Cochinita Pibil Tacos

This is a recipe I have wanted to develop for a while, but was waiting for the perfect occasion and Cinco de Mayo is the perfect date. We plan to celebrate — not so much because of Cinco de Mayo, but because on this day my son will receive his First Holy Communion and Confirmation. My mother, brother, and sister-in-law are all coming into town and I can’t wait to see them all and rejoice.

If you are hosting a fiesta and want to set up a taco bar with minimal toppings and let your guests self-serve themselves, than this is the perfect filling.

Cochinita Pibil

This is called cochinita pibil, and is a Yucatán-style slow cooked pork. Cochinita means, “baby pig,” and Pibil in Mayan means “under the ground” referring to the cooking method that the Mayan developed. Traditionally, a whole pig is wrapped in banana leaves for an added dimension of flavor and then buried in a pit with a fire at the bottom.

For those of us who don’t have acres of land and don’t want to freak out the neighbors, then this easy cochinita pibil recipe is for you. I opted to cook this pork in a cast iron stockpot in the oven.

easy cochinita pibil

This recipe is made with pork shoulder bone-in for additional flavor.

The classic marinade for this pork is made with achiote or annotto, which are colorants that includes herbs and spices giving the pork a bright red tinge and a citrusy earthy flavor.

I was unable to find achiote or annatto at my local King Soopers, part of the Kroger Family of Stores so instead I made my own spice mixture.

The whole spices I selected for this recipe are readily available. I have linked the spices below for easy shopping. Grinding spices is so aromatic and gives them an added burst of intense flavor that is magical.

Once the spices are crushed then all you have to do is juice fresh oranges and limes, add chile powder, garlic cloves, onion, and the spice mixture to a blender and pour the spicy and citrusy marinade over the pork.

I marinated the meat overnight, but being that there is so much liquid — marinating isn’t even necessary because the flavors will infuse while it cooks.

I cooked the pork low and slow and after three hours the meat was falling off the bone and ready to be shredded.

This pork has the perfect amount of seasonings. The tender and juicy meat gets shredded and folded into warm corn tortillas, then garnished with pickled red onions with slices of spine-tingling habaneros. For an added boost of spice drizzle your favorite hot sauce over the tacos.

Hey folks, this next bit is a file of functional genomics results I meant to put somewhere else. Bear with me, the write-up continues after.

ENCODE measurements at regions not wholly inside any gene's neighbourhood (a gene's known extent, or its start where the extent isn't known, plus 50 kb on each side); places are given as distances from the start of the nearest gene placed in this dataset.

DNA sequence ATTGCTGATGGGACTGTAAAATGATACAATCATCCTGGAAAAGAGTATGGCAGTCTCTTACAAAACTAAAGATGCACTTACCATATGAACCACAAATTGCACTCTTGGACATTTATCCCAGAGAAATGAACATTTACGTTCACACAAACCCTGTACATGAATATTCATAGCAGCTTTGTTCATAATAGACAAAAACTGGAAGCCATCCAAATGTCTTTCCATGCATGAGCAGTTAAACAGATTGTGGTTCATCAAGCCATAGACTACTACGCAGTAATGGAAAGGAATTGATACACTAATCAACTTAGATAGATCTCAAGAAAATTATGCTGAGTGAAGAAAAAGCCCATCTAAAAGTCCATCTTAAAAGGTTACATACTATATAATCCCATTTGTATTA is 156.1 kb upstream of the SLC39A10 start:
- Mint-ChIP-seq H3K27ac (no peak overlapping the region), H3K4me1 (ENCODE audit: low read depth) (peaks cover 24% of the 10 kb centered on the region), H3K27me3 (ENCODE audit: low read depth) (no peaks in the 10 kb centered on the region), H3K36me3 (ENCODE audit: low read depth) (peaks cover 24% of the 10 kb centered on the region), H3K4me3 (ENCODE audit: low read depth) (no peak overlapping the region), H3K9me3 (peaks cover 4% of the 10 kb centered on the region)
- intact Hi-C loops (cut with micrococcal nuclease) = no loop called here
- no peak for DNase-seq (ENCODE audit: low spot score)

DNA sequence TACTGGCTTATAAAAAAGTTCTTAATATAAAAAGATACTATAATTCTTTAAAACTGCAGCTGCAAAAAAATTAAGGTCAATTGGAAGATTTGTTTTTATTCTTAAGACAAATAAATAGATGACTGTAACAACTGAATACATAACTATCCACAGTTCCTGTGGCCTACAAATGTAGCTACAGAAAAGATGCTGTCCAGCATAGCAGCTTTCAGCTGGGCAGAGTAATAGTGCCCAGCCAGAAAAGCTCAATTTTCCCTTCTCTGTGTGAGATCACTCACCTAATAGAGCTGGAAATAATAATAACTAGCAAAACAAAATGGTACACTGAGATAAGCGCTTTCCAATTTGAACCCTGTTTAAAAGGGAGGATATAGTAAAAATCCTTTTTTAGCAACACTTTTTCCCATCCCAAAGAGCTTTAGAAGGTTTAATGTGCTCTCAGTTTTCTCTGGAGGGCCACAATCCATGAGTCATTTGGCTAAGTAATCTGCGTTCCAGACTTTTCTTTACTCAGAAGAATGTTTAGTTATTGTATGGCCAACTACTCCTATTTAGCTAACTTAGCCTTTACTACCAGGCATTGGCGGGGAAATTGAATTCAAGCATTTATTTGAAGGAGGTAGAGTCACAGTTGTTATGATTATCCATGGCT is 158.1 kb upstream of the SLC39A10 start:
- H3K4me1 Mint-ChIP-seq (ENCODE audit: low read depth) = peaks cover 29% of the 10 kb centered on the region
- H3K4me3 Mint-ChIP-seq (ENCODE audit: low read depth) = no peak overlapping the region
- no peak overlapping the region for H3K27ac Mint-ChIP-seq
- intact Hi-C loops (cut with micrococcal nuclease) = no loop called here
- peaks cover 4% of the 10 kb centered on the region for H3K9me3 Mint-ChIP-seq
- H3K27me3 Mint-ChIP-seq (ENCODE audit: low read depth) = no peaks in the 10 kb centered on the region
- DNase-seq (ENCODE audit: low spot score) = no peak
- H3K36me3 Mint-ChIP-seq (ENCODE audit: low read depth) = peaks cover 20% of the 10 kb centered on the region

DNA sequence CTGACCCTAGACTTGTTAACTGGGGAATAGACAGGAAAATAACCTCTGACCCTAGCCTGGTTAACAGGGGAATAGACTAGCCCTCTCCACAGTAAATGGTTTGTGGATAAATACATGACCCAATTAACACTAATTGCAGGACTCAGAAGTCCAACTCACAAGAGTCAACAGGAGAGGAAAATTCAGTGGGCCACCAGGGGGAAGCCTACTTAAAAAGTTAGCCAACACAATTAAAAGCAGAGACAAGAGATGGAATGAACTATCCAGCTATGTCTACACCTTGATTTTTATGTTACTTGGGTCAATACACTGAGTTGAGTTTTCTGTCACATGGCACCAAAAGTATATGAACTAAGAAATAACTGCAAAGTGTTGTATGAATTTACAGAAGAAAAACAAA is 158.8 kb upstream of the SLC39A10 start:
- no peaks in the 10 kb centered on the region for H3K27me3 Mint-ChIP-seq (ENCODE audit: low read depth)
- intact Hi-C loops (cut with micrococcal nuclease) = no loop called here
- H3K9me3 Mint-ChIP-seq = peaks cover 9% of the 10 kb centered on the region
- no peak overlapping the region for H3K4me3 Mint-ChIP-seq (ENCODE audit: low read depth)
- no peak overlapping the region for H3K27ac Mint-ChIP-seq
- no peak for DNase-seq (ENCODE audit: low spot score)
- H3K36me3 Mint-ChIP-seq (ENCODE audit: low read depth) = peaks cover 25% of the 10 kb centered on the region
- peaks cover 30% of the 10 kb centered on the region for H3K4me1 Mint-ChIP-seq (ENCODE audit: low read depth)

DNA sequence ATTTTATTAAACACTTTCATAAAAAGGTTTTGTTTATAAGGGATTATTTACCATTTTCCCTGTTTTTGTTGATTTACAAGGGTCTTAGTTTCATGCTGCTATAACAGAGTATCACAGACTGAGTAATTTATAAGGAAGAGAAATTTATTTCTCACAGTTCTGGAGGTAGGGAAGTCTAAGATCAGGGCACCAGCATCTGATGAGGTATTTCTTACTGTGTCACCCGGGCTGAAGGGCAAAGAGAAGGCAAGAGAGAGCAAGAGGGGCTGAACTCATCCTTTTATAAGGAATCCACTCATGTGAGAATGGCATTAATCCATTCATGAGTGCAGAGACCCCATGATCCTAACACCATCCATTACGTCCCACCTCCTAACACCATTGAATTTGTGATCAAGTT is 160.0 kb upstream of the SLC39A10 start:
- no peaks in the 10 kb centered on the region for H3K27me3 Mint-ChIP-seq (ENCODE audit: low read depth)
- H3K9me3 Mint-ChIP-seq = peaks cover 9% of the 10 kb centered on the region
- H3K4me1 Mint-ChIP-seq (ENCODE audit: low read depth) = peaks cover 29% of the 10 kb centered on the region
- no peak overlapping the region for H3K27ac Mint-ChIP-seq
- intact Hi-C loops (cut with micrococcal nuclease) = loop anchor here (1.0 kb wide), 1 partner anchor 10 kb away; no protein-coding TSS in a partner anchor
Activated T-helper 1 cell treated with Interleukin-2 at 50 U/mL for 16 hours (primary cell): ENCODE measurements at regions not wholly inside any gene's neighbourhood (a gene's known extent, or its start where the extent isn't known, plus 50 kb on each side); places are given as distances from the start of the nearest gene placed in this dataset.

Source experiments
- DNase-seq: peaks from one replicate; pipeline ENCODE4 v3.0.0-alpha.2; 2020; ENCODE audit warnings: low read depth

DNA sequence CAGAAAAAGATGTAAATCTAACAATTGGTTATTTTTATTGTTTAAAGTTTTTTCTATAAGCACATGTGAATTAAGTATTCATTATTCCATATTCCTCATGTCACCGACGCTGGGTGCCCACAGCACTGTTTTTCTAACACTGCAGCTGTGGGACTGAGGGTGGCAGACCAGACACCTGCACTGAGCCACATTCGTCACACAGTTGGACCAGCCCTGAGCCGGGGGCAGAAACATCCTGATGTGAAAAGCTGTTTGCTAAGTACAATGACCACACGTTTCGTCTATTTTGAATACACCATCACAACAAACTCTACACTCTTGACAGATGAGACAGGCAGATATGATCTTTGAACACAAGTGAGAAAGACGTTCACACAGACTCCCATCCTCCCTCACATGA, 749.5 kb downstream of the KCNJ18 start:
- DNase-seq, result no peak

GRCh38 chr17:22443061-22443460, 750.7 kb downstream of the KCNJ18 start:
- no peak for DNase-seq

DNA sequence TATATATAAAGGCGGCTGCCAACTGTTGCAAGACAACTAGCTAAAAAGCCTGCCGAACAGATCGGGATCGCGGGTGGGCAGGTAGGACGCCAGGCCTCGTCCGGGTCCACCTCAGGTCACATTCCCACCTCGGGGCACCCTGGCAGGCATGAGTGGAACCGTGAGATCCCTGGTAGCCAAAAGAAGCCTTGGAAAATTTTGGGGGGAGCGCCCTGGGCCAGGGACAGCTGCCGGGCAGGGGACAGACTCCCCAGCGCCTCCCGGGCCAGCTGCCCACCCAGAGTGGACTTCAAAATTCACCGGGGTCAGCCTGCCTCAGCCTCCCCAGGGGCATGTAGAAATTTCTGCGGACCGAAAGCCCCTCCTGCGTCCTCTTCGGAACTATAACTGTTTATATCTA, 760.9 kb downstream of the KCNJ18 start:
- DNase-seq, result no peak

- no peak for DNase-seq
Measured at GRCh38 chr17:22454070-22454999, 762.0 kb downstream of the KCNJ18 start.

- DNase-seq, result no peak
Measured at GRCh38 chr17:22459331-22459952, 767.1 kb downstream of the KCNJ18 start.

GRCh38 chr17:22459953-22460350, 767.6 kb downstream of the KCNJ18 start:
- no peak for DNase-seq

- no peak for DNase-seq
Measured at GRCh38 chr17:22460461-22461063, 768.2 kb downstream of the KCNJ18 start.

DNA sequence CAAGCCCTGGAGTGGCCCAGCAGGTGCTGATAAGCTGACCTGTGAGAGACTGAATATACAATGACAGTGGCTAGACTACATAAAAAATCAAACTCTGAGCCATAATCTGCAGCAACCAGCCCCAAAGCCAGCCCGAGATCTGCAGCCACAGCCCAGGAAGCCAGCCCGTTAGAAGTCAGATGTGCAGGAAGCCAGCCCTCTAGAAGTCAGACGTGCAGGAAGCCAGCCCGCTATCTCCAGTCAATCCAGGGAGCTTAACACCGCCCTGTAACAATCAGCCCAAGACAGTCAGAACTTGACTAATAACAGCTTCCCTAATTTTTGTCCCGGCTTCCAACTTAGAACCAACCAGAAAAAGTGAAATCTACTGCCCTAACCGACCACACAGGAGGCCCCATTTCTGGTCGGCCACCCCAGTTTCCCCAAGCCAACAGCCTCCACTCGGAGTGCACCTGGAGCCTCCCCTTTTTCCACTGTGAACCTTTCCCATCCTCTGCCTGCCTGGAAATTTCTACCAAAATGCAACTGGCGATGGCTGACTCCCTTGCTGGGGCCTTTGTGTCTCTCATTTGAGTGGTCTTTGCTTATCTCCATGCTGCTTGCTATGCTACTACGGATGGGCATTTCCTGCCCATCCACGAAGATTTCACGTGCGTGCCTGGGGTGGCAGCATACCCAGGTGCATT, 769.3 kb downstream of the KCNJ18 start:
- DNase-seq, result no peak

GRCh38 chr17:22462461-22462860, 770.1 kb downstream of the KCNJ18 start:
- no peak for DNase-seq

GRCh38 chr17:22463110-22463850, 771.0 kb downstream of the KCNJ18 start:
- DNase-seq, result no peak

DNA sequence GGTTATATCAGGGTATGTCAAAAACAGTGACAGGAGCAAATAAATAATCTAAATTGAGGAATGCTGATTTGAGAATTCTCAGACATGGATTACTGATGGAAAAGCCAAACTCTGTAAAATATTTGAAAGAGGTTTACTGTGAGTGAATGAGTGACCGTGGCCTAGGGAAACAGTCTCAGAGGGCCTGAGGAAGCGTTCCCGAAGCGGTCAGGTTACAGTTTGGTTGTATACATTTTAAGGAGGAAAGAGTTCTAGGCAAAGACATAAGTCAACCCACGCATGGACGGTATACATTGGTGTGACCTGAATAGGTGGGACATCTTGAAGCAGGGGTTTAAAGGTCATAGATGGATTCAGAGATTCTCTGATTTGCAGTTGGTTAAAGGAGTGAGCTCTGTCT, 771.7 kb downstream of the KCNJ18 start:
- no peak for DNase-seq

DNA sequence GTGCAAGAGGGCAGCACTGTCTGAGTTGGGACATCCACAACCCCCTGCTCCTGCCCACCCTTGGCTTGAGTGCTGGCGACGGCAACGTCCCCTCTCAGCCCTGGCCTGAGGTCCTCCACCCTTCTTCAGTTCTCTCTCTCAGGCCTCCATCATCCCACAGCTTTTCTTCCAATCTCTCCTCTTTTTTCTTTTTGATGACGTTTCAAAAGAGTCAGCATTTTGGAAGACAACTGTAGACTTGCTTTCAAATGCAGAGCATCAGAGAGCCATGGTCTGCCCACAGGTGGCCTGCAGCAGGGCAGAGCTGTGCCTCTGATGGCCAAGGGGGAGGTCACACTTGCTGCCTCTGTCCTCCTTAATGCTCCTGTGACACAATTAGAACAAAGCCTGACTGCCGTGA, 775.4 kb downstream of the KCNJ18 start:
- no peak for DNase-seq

Set out some tortilla chips and your choice of beverages and you have a fiesta!

cochinita pibil

Photography by Raemi Vermiglio

This post is in partnership with Kroger. As always, thank you for reading and for supporting companies I partner with, which allows me to create more unique content and recipes for you. All opinions are always my own.

Cochinita Pibil and Pickled Onions

5 (3 ratings)
This Yucatán-style dish is prepared in a Dutch oven and pops with aromatic spices and citrus juices, yielding a luscious, spicy pulled pork.


Cochinita Pibil:

Pickled Onions:

  • 2 large red onions, sliced 1/8 inch thick rings
  • 3 habaneros, sliced
  • 1/2 cup fresh lime juice, about 3 limes
  • 2/3 cup fresh orange juice, about 2 oranges
  • 1 1/2 teaspoons salt


Cochinita Pibil:

  • Place oregano, cloves, cinnamon, peppercorns, cumin, cinnamon, and salt in a mortar and crush with a pestle until pulverized. Set aside.
  • In a blender add garlic cloves, orange and lime juice, ¼ of a red onion, and spice mixture; and blend until puréed.
  • Place meat in a glass container and pour the marinade over meat. Massage marinade so that the meat is well covered. Place remaining onion slices and bay leaves over meat.
  • Let stand at room temperature for 30 minutes or cover tightly and refrigerate overnight.
  • Preheat oven to 325 degrees F.
  • Remove the meat from glass container and place meat in a dutch oven. Cover the meat with lid before baking.
  • Bake for 3 hours.
  • The meat should be very tender and fall apart easily when pulled with a fork. If not, return to the oven and cook until tender. Shred meat when done.
  • Serve the cochinita pibil with warm corn tortillas and eat taco style. Don’t forget the pickled onions.

Pickled Onions:

  • While the meat is cooking, prepare the onions. Place the onions into a glass bowl. Pour enough boiling water to over the onions, wait one minute, then pour the onions into a strainer.
  • Return the drained onions and slices of habanero to the bowl and add the lime and orange juice and stir in the salt. Cover and set aside until serving time.


  • The nutrition facts are just for meat and pickles and do not include the tortillas you are serving with the cochinita. 
Calories: 277.54kcal, Carbohydrates: 17.91g, Protein: 29.02g, Fat: 10.67g, Saturated Fat: 3.56g, Cholesterol: 92.69mg, Sodium: 1128.6mg, Potassium: 806.38mg, Fiber: 4.28g, Sugar: 8.95g, Vitamin A: 1956.96IU, Vitamin C: 55.04mg, Calcium: 89.59mg, Iron: 3.39mg